Many peoples lay claim to lovely rose hibiscus (Hibiscus rosa-sinensis). It's called Chinese hibiscus, Hawaiian hibiscus and, in the Philippines, the gumamela flower. The large shrub holds onto its green leaves all winter in U.S. Department of Agriculture plant hardiness zones 9 through 11, and attracts attention with its gorgeous, flared flowers. Like other flowers, hibiscus blossoms have petals, as well as male and female organs for reproduction.
Showy Hibiscus Flowers
The leaves are glossy and vibrant, the graceful stems arc to 12 feet high. But the glory of the hibiscus is its flower, a bright bell up to 6 inches in diameter that serves as a magnet for gardeners and hummingbirds alike. In frost-free gardens, hibiscus plants flower profusely and continuously. Each blossom -- white, pink, orange, red, yellow and every shade and combination in between -- lives for two days only. You can makes its brief stay more meaningful if you understand the different, complex components that, like hieroglyphics placed together, spell out its lush beauty.
Petals: the Pretty Parts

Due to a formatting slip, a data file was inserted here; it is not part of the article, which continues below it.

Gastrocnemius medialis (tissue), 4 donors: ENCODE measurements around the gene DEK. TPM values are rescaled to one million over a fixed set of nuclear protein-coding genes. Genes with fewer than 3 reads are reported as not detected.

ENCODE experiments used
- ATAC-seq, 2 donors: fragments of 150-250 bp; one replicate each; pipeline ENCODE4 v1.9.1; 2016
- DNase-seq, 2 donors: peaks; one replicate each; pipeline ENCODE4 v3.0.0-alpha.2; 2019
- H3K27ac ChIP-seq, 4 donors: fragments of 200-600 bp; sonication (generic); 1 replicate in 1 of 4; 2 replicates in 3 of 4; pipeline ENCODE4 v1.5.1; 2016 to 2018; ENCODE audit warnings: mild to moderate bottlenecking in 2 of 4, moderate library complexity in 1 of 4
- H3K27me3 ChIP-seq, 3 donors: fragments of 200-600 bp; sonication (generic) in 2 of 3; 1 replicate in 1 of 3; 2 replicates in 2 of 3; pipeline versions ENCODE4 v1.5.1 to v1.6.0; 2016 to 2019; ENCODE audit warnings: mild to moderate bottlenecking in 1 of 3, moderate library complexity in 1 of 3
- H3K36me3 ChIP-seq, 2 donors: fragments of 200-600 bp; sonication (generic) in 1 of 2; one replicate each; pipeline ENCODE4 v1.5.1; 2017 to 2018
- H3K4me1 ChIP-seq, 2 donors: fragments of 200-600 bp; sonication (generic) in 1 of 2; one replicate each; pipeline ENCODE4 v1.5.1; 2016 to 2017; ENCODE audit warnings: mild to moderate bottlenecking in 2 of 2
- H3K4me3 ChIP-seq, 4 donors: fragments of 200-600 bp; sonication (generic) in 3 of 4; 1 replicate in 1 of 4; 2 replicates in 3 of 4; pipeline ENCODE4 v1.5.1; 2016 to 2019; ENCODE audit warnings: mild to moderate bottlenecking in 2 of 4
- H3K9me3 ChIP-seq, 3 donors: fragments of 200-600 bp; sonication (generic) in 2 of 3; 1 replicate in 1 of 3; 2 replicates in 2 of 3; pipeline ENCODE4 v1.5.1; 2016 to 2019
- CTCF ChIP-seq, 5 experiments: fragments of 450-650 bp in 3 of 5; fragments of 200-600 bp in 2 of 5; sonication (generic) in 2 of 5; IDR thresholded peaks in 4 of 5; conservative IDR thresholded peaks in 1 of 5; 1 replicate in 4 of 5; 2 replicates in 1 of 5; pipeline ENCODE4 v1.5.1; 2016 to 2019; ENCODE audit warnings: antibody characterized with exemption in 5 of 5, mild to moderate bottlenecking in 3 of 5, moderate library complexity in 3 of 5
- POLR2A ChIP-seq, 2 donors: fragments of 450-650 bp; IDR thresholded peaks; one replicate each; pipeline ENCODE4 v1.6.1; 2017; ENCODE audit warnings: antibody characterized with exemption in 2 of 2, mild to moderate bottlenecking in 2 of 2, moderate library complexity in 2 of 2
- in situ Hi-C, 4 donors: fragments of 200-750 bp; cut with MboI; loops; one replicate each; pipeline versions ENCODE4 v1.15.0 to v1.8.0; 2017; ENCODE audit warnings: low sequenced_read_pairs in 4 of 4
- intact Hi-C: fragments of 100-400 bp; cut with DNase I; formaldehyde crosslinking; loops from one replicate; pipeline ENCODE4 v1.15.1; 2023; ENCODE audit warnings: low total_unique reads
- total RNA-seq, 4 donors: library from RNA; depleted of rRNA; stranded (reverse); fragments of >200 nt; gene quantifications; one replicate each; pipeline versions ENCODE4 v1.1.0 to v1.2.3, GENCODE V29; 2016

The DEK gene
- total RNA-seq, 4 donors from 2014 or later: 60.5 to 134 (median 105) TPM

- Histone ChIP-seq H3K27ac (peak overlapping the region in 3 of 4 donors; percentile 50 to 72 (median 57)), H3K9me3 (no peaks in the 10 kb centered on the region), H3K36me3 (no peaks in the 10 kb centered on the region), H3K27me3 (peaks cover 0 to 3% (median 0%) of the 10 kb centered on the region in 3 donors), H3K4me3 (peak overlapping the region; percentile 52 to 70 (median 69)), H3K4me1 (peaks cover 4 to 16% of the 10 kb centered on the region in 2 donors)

Flowers delight us, but that is not actually part of their job description. The primary responsibility of the brilliant hibiscus petals is to attract the insect pollinators that the flowers rely on in the wild. Each species hibiscus has five free petals, growing out of the stalk and held on the recapticle, but cultivars offer double flowers too, with more petals. Beneath the flowers you can spot the sepals, petal-like structures that close over and protect the flower bud before it opens. Together these sepals are known as the calyx.
Stamen: the Boy Parts
The hibiscus flower has a long tube that extends from the center of the flower beyond the petals and makes the flower seem to be sticking out its tongue. This tube houses both the male and female reproductive organs of the flower. Male parts are collectively termed the stamen. Each stamen consists of the filament, the name given to the long stamen stalk, and the anther, a sack on the tip of the filament that is full of pollen grains. It is these grains that fertilize the female parts of the hibiscus flower.
Pistil: the Girl Parts
Female flower parts are called, collectively, the pistil. The female equivalent of the filament is a hollow tube called the stile. The sticky "lips" at the top are termed the stigma, and their job is to catch and hold onto pollen grains. The grains pass down the tube of the stile and lodge in the swollen base, the ovary. This is where the flower produces its eggs. If the eggs are fertilized by the pollen, they develop into seeds that propagate the species.